Can Animals Really Make Friends With Other Species?

Slate’s animal blog.
Nov. 29 2013 12:34 PM

Can Animals Really Make Friends With Other Species?

Tourists watch a tigress with piglets at the Sri Racha tiger zoo, in Chonburi province southeast of Bangkok, November 2004.
A tigress tolerates piglets at the Sri Racha tiger zoo, in Chonburi province southeast of Bangkok, in November 2004.

Photo by Saeed Khan/AFP/Getty Images

Animals can forge bonds across species boundaries if the need for social contact pre-empts their normal biological imperatives. A cat raised with dogs doesn’t know it’s a cat, the logic goes.

In the PBS film Animal Odd Couples, a cheetah and a dog are shown as friends. A narrator explains that the two grew up together at Busch Gardens and are a regular attraction at the theme park—they race out from behind a fence at 20 mph to the gasps of the audience.


Tim Smith, curator of behavioral husbandry at Busch Gardens, tells me the cheetah and the dog, both born in 2011, were just infants when they befriended one another. The male cheetah, named Kasi, was the only cub to survive a rather surprising birth from what had been considered a post-reproductive mother. He was paired with the female Labrador retriever mix Mtani when no cheetahs were available.

Smith concedes that there have been growing pains. “Part of learning is going through situations where you learn things not to do,” he says. “If Mtani doesn’t want Kasi next to her, she will show him signs, such as with her teeth or with a low-toned growl.”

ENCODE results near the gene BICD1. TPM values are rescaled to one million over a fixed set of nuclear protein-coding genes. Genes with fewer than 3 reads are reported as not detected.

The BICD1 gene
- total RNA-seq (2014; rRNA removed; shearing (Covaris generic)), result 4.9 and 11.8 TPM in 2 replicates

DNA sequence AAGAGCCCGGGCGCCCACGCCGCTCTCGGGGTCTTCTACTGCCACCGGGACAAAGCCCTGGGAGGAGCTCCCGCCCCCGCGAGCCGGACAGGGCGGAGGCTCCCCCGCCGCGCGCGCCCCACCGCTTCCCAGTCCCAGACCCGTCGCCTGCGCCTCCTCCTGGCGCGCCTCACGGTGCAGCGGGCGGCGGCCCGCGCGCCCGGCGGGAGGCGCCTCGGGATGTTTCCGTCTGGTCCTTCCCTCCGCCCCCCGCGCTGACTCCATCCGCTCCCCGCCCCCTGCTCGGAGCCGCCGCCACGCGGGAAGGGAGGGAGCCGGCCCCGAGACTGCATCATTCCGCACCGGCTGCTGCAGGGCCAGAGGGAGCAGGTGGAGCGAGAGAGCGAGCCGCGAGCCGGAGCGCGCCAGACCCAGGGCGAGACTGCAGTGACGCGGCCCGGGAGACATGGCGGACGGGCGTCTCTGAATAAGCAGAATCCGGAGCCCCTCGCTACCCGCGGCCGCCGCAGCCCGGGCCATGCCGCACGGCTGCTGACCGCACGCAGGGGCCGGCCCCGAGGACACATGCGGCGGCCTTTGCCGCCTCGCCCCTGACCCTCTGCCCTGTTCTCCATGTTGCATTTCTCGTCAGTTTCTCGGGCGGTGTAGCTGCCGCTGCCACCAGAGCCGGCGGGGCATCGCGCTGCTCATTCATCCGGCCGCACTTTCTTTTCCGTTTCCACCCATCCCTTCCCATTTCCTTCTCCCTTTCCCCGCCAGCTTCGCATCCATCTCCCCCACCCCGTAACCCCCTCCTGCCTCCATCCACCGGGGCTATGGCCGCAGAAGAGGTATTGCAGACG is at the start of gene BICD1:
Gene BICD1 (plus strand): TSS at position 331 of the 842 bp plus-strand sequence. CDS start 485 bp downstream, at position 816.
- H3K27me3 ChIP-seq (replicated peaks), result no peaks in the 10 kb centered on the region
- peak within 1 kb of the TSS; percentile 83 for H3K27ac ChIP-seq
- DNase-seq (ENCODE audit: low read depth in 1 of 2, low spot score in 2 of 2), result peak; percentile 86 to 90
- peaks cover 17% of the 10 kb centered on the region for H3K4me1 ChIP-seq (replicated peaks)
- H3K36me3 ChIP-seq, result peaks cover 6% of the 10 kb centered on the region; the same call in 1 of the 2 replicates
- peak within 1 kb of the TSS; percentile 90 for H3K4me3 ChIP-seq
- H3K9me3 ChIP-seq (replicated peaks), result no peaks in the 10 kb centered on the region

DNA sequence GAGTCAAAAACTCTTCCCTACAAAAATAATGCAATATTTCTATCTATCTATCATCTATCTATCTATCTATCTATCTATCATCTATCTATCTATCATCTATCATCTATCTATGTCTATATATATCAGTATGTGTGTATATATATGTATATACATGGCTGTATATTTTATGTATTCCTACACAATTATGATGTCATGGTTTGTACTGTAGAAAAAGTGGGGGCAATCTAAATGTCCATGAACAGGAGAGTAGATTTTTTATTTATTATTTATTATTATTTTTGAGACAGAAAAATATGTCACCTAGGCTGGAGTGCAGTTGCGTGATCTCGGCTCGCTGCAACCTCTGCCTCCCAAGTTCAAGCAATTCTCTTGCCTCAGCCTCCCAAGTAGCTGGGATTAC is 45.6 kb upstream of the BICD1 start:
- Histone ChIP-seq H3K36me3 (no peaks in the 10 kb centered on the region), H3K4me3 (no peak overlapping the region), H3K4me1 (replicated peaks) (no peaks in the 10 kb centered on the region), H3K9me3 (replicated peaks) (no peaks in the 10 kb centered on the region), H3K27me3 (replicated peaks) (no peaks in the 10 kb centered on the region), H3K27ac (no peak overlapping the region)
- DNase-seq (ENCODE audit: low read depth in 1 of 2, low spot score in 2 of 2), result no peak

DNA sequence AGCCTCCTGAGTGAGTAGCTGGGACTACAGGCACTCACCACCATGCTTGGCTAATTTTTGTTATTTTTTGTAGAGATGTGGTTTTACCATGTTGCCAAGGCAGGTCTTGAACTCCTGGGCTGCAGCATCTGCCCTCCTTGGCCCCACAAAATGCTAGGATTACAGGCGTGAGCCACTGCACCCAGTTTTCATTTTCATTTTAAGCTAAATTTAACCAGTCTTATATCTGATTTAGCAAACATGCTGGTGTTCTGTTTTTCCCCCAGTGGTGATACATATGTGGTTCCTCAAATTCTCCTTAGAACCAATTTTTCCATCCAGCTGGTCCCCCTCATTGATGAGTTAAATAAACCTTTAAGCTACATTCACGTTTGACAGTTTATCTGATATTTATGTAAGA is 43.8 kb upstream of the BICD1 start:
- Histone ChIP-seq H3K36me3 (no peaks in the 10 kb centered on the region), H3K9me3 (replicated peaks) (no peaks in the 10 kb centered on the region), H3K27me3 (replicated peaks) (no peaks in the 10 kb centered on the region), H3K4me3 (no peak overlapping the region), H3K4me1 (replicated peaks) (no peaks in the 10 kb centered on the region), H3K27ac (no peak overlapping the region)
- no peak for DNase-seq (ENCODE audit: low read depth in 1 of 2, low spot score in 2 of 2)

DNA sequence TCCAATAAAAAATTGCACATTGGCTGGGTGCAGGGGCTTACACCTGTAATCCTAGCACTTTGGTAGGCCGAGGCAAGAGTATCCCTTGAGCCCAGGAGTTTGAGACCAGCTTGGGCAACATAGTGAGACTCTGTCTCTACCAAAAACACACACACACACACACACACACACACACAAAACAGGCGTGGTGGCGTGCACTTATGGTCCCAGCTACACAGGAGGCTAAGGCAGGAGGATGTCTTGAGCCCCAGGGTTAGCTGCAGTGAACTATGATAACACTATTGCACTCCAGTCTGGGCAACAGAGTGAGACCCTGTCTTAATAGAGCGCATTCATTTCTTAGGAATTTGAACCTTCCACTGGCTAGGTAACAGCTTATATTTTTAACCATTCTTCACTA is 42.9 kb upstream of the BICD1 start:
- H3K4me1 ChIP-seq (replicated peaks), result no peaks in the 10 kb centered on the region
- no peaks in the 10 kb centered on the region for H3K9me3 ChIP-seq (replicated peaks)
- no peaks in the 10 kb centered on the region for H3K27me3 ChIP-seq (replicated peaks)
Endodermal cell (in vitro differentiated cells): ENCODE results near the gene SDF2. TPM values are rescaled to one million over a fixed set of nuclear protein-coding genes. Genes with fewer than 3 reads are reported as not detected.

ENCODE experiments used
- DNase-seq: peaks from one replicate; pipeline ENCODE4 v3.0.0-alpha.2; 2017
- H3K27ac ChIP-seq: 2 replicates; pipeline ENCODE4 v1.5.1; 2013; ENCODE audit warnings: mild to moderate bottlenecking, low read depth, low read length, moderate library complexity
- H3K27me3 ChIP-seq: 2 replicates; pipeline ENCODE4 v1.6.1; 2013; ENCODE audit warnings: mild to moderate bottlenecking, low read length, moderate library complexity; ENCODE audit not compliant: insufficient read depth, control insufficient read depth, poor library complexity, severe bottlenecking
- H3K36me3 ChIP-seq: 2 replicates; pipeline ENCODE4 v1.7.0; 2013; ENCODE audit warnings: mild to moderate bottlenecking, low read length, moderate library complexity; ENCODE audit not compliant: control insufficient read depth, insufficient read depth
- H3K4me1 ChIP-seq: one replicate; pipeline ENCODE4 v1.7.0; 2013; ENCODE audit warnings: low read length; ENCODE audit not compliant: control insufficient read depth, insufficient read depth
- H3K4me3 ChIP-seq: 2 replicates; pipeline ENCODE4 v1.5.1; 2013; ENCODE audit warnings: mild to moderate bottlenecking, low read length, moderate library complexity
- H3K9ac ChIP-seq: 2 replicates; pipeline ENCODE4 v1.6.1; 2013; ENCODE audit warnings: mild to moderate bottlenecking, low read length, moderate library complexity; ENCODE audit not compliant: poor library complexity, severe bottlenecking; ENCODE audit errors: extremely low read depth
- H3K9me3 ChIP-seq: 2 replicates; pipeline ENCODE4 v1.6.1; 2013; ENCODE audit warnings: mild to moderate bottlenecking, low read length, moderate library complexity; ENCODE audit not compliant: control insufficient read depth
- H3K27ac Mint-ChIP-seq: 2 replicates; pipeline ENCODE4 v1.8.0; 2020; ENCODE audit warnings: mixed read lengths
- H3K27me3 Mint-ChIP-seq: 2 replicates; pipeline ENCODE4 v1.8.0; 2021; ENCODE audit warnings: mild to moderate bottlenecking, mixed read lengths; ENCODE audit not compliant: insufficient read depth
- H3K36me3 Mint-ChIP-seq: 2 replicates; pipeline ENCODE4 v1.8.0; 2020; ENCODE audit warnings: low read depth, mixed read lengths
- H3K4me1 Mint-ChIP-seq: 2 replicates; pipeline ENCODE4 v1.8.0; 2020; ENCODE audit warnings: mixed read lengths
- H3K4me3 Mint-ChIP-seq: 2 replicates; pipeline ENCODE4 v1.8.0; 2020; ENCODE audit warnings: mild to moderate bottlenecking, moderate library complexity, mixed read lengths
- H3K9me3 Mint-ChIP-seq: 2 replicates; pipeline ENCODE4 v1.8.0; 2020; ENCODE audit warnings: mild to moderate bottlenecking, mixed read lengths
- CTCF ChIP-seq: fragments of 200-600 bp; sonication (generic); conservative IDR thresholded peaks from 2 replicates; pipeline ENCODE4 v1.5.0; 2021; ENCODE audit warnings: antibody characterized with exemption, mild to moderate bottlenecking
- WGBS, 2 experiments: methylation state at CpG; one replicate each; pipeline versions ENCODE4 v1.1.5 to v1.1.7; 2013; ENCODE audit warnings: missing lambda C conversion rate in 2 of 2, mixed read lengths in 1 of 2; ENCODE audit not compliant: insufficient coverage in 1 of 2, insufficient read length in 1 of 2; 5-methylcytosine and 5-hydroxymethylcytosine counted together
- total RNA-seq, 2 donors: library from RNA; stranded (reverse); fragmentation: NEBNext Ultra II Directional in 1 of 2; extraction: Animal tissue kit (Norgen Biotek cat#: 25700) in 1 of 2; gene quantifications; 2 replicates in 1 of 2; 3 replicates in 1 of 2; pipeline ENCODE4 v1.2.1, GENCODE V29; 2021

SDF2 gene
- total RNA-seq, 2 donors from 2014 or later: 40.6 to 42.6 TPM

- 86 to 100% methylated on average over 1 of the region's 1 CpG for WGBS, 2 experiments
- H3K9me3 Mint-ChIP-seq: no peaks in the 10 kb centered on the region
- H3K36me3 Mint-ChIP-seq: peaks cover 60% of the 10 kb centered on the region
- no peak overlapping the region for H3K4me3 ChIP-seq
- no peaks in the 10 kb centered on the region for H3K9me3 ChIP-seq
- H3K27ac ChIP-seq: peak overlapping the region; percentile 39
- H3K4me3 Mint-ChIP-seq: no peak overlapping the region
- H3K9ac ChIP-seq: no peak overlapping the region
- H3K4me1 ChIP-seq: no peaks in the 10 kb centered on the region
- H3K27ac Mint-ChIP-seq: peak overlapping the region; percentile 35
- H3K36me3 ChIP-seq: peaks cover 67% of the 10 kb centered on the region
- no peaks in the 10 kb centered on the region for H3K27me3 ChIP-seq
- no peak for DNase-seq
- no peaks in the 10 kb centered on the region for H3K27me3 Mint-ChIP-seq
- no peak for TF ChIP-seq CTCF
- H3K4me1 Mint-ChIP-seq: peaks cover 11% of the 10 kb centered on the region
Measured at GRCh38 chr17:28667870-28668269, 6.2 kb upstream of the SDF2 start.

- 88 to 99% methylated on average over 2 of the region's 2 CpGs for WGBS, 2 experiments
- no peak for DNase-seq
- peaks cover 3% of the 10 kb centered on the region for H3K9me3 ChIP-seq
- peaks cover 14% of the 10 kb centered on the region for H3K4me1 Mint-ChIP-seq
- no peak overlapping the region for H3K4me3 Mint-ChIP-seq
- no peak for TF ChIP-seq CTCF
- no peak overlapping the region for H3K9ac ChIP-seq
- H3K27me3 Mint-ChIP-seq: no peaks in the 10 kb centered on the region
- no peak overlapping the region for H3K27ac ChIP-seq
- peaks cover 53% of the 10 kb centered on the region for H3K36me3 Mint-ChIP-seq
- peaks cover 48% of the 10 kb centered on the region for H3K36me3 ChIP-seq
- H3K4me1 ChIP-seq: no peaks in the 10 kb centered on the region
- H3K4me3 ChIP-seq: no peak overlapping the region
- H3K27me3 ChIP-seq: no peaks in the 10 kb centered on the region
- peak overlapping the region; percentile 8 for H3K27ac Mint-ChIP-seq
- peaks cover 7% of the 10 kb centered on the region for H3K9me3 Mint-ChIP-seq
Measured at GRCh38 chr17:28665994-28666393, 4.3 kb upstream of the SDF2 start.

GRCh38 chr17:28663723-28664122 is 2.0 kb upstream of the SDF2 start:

It’s not clear that this will end well. As Lauren Brent, a post-doc primatologist and evolutionary biologist at Duke University, points out, “These animals are juveniles. I worry that their relationship will change once they became adults, with negative consequences for the dog.”

Strong attachments often arise in captive animals, says Bonnie Beaver of Texas A&M’s College of Veterinary Medicine. “Two very stressed individuals may lean on each other for comfort.” In most cases, cross-species friendships are forged most strongly when animals are young. But in captivity even an older captured animal might seek out a friend, including a member of another species.

Marc Bekoff, professor emeritus of ecology and evolutionary biology at the University of Colorado, who has written several books on animal emotions, believes wholeheartedly in such bonds. He told me, “I think the choices animals make in cross-species relationships are the same as they’d make in same-species relationships. Some dogs don’t like every other dog. Animals are very selective about the other individuals who they let into their lives.” Even predators and prey (including his dog and a bunny) can form relationships—which as he points out requires “incredible trust” from the prey animal.

Anthropologist Barbara King from the College of William & Mary says she and other scientists have documented a number of animals, ranging from dogs to hippos to apes, that make bonds with animals of another species. If one dies, the survivor grieves. An elephant named Tarra was close to a dog named Bella and grieved after Bella was killed by coyotes. King says she has also been moved by the relationship between Owen the hippo and a 100-year-old tortoise named Mzee. “In this friendship that formed over years, they worked out a system of cross-species communications,” says King. In some cases, the biggest risk in cross-species friendships isn’t getting eaten. It’s emotional loss.

Laurie Wiegler has reported for Scientific American, MIT Technology Review, Yale Engineering, AARP, the Prague Post, and others. Follow her on Twitter.



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